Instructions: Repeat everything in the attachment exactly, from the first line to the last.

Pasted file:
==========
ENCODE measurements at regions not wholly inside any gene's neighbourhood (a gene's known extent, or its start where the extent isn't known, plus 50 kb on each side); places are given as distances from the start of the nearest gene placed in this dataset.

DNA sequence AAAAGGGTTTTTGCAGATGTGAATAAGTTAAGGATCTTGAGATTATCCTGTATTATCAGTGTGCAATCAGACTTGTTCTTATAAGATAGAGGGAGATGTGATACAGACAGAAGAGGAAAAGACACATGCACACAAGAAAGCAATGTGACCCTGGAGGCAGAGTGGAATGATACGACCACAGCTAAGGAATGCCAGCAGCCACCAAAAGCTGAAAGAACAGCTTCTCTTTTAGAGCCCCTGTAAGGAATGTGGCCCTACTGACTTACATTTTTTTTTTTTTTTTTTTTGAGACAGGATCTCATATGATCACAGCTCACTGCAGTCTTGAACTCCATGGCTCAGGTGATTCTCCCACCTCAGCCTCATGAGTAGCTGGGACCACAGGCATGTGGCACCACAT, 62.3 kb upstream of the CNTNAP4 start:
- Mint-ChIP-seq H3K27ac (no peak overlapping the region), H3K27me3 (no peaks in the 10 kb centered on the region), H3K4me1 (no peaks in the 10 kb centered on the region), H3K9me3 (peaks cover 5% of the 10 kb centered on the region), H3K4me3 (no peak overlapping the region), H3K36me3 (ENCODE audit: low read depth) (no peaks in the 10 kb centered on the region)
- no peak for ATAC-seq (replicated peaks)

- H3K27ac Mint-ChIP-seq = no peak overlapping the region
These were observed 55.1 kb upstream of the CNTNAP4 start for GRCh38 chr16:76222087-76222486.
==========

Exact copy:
ENCODE measurements at regions not wholly inside any gene's neighbourhood (a gene's known extent, or its start where the extent isn't known, plus 50 kb on each side); places are given as distances from the start of the nearest gene placed in this dataset.

DNA sequence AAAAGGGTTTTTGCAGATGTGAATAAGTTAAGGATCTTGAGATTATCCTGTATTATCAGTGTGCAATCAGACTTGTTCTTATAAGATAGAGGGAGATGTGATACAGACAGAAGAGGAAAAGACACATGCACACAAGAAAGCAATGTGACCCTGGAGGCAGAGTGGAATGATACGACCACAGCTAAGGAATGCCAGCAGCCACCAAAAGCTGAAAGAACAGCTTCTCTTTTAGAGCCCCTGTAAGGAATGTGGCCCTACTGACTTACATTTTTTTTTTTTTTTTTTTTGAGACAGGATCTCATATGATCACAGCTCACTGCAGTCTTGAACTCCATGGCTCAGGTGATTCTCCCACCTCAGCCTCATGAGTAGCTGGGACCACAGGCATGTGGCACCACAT, 62.3 kb upstream of the CNTNAP4 start:
- Mint-ChIP-seq H3K27ac (no peak overlapping the region), H3K27me3 (no peaks in the 10 kb centered on the region), H3K4me1 (no peaks in the 10 kb centered on the region), H3K9me3 (peaks cover 5% of the 10 kb centered on the region), H3K4me3 (no peak overlapping the region), H3K36me3 (ENCODE audit: low read depth) (no peaks in the 10 kb centered on the region)
- no peak for ATAC-seq (replicated peaks)

- H3K27ac Mint-ChIP-seq = no peak overlapping the region
These were observed 55.1 kb upstream of the CNTNAP4 start for GRCh38 chr16:76222087-76222486.